Coloradans love, love, love their state. And, for the most part, I embrace the self-adoration, from desk decor that helps support wildfire victims to T-shirts that commemorate the Mile High City’s best haunts. While I’m part of the cheering section, though, there’s one thing I can’t embrace: “Native” bumper stickers.

Correct me if I’m wrong, but it doesn’t seem that other states have the equivalent us-versus-them mentality. Sure, the “I Heart NY” shirts are ubiquitous, but not insulting. Bostonians slap the Red Sox logo onto almost anything. Texans don’t want you to mess with them, but don’t seem to care how you got to the Lone Star State. I grew up in the North Dakota tundra and I’ve never seen an equivalent for my home state (insert jokes here; I’ve heard them before).

Granted, the motivation behind the “Native” bumper stickers is pride in a place you can call home. I get that. And, technically, if you are born in the Centennial State you can slap the sticker on your rear fender. But, if we’re going to be a stickler for the truth, here’s a fact: Most of us are transplants, of some kind.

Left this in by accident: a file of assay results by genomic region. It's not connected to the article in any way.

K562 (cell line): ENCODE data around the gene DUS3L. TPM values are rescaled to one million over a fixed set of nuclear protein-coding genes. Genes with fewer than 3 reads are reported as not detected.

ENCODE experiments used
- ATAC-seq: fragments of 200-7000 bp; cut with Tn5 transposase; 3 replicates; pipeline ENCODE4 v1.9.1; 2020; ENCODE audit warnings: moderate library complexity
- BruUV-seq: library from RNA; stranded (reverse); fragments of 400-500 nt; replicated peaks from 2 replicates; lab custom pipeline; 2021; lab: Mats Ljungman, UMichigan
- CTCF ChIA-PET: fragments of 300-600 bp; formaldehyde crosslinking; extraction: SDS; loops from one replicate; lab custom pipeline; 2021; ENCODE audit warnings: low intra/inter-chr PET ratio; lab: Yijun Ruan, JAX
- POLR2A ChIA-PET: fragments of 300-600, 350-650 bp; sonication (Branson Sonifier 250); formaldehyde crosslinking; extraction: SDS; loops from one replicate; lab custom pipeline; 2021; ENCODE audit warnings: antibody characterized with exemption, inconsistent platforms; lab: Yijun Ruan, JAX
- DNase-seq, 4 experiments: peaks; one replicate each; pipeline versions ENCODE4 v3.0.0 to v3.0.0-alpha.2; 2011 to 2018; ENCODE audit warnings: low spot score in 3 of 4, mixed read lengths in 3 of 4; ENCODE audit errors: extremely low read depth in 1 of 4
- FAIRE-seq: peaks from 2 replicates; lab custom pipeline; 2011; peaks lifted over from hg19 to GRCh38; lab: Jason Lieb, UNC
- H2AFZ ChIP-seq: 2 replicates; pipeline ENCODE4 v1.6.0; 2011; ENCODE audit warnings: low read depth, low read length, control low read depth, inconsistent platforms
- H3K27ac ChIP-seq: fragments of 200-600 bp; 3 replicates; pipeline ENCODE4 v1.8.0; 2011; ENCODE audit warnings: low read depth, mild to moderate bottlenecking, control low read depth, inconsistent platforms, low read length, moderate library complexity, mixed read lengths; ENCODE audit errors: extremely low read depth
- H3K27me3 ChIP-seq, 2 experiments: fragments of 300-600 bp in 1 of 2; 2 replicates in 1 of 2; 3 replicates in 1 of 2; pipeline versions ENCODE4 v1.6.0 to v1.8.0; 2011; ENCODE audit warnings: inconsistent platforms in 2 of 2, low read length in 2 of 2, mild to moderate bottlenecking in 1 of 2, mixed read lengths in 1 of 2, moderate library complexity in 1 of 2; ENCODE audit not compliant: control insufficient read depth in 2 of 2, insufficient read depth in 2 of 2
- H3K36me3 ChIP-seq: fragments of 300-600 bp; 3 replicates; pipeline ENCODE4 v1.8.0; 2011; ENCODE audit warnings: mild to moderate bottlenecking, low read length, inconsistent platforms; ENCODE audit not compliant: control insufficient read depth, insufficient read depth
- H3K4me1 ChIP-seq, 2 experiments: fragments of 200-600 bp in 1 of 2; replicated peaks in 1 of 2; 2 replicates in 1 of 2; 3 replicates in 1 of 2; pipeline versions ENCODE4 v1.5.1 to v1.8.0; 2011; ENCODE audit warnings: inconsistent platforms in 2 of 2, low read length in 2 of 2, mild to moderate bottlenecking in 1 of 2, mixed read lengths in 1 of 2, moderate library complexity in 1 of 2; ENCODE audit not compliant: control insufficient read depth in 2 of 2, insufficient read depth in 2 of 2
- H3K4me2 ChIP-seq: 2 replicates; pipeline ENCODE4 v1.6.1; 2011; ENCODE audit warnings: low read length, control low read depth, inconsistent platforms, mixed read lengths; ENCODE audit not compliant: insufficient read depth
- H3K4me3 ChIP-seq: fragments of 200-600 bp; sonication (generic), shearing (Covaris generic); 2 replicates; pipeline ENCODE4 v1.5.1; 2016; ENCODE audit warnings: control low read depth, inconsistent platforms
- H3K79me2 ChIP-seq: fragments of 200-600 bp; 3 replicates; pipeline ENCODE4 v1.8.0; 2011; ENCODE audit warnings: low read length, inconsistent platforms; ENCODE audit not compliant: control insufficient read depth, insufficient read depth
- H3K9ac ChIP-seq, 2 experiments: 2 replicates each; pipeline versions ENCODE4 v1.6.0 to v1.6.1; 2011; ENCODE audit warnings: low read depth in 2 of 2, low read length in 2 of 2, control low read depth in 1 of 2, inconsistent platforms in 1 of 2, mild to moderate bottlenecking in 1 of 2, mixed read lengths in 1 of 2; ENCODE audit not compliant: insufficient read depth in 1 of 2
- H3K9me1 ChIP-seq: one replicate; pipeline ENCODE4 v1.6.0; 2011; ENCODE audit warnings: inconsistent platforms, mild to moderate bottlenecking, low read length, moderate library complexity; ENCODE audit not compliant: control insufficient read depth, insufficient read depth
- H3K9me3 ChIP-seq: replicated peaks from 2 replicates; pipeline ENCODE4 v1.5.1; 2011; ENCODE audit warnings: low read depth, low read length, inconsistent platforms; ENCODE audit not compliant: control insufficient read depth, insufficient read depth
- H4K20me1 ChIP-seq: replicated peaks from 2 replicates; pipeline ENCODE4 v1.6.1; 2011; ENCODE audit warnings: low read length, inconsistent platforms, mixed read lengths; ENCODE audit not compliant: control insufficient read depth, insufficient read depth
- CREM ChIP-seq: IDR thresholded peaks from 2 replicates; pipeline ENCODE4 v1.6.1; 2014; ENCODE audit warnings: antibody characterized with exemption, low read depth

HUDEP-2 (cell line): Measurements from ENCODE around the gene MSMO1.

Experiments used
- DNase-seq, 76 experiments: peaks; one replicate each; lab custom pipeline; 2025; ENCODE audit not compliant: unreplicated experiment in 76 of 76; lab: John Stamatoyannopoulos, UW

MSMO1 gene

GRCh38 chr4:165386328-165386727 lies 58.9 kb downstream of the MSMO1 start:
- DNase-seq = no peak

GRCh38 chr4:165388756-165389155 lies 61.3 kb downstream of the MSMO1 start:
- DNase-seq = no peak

Native American history far predates any modern settlement. Long before the Gold Rush—or Spanish explorers, for that matter—Colorado was home to several groups, including the Ute tribe and what would become the Puebloan people. Take a tour of Mesa Verde and you’ll instantly realize that Colorado and the lines that have been drawn on maps to mark its borders are just moments in time.

Sound off: Have one of these stickers? Love them? Tell us why.

Read more about Colorado transplants here.

Follow senior editor Natasha Gardner on Twitter (@natashajgardner),Instagram, or Pinterest.

Natasha Gardner
Natasha Gardner
Natasha Gardner is a Denver-based writer and the former Articles Editor for 5280.